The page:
And there were 13 women selected by a privately funded programme in 1959, later dubbed the Mercury 13, who underwent the same screening tests as their male counterparts, and lobbied to be included in the astronaut corp. As well, there were early African American candidates, such as Ed Dwight, who was selected as an astronaut trainee in 1961, but not selected as an astronaut (often confused with Ed White who was an astronaut), and Robert Lawrence, who was the first African American selected as an astronaut in 1967 for the Manned Orbiting Lab mission, that was cancelled, and thus never flew into space.

    Regarding the ‘space race’, as my son who has spent considerable time in Russia and is fluent in the language and culture likes to point out, Russians will tell you that they (okay, the Soviets, but let’s not quibble) won the space race (first satellite, first man in space, first to circumnavigate the earth, first woman, first space walk, first space lab…), but were never in a race to the moon. Right, but point taken.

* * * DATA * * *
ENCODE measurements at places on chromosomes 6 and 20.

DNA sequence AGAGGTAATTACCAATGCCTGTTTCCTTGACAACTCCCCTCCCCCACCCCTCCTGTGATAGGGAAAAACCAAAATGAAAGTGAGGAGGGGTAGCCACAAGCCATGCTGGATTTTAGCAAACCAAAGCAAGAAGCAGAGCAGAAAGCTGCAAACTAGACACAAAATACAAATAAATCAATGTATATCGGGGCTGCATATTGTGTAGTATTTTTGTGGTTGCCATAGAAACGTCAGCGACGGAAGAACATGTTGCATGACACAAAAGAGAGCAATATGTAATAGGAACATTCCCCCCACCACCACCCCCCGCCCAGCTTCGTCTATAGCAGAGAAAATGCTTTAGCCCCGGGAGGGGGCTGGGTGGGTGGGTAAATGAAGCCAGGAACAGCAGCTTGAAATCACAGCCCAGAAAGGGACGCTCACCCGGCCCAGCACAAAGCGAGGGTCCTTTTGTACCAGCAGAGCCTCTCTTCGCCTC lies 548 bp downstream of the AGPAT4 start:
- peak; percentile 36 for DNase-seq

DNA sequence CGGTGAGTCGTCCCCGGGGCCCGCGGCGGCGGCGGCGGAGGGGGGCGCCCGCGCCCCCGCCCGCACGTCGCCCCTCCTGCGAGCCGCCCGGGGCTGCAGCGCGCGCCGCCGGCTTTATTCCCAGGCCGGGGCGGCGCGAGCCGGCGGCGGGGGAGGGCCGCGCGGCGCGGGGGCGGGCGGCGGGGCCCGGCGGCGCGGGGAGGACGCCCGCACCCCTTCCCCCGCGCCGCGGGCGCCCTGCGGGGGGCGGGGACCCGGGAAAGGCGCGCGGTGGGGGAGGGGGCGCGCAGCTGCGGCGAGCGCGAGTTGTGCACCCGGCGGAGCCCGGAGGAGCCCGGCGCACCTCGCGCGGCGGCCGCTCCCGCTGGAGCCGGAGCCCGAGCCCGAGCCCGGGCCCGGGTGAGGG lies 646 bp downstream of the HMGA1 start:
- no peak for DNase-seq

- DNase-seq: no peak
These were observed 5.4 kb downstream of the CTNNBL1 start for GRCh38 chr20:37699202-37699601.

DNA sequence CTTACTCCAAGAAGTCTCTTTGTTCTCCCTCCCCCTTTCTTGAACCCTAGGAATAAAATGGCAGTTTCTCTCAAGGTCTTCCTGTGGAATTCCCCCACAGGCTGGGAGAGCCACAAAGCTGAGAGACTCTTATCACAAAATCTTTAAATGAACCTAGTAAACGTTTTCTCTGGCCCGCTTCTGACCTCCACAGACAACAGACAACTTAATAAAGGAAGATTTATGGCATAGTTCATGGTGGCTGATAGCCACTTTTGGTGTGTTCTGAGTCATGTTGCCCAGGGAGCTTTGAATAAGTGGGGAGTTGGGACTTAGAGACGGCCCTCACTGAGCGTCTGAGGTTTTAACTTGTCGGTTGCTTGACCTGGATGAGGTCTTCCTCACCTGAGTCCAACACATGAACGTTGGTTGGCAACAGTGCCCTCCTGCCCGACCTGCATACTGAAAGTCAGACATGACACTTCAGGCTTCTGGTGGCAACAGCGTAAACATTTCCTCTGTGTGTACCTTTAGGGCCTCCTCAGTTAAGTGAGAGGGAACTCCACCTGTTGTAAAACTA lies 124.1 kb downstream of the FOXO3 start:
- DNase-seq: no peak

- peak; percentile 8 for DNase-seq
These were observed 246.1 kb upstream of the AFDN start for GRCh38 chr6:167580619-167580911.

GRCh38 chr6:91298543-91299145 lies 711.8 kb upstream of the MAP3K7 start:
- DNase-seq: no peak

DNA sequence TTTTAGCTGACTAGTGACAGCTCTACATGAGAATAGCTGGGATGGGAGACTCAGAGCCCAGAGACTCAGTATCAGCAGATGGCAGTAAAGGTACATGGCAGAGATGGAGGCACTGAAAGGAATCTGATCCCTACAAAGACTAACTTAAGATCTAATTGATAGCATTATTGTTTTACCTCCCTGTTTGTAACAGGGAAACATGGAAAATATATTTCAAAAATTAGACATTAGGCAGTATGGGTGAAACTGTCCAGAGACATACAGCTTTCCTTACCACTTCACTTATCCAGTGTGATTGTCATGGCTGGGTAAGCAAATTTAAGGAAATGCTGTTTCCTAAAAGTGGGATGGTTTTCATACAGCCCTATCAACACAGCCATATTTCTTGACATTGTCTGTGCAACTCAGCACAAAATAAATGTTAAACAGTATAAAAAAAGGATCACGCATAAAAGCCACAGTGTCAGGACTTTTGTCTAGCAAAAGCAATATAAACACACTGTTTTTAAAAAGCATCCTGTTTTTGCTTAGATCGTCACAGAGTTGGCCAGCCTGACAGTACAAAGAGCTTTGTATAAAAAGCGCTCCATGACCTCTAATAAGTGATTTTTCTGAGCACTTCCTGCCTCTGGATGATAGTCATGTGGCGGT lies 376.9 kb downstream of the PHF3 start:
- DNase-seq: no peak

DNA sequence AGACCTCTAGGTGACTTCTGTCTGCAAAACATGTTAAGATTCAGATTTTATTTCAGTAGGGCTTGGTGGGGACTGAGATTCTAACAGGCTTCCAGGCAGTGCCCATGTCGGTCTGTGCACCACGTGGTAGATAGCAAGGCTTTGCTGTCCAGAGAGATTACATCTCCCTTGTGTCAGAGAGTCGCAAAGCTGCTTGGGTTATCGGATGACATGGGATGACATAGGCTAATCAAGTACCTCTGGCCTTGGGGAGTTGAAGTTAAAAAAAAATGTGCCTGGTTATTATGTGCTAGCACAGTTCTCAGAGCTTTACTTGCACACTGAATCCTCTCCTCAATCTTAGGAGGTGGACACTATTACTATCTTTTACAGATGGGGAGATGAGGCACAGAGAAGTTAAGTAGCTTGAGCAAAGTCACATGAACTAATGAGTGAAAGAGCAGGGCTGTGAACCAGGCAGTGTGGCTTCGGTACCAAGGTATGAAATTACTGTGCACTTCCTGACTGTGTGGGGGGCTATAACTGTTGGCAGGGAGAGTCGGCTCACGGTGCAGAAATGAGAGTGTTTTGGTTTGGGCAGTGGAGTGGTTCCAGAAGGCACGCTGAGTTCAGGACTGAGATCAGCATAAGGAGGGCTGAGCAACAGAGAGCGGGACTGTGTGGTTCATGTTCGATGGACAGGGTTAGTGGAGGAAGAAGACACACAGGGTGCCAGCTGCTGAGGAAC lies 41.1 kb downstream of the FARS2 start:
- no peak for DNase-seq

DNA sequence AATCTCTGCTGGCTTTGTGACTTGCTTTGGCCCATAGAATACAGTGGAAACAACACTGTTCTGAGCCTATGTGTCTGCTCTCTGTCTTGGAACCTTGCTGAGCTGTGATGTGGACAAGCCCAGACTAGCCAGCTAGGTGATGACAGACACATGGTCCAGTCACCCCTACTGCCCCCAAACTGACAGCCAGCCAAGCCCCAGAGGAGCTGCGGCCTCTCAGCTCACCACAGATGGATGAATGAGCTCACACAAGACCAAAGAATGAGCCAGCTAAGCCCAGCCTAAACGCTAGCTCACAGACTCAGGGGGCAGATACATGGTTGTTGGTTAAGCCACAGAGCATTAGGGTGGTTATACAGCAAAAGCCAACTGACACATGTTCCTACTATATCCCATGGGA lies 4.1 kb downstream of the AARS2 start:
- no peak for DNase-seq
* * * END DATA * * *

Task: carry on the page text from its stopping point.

Whether or not Russia landing a woman on the moon would have spurred the USA to field women into the corp and send them to the moon is open to debate. The data we have indicate that Valentina Tereshkova flew into space in June 1963 under the Soviet flag. It would not be for a full 20 years that an American woman, Sally Ride, would follow her under the Stars and Stripes in June 1983. This was hardly a race.

    It is difficult to predict what societal and cultural impact having a more diverse and representative astronaut corp would have had on American and Western culture more generally, but Ed Dwight was a feted celebrity in the USA and in Western Africa, and women were advocating for inclusion in the 1960s and 70s, but one cannot imagine that it would have worsened anything that actually transpired, and certainly would have been an inspiration to boys and girls worldwide, as the diverse cast of the Starship Enterprise would go on to prove.

    1. “…and indeed had Zond 5 and Zond 6 not failed, were poised have a cosmonaut circumnavigate the moon prior Apollo 8 in December 1968…”

      Kind of a major “if only”. But they failed, as did a bunch of our rockets, as did Apollo 1, etc. Was USSR “poised” to accomplish a successful Earth-Moon-Earth transit, I don’t know, they were rumored to have long distance navigational issues, but they were first in line for sure.

      Regardless, I always look forward to your long-form posts.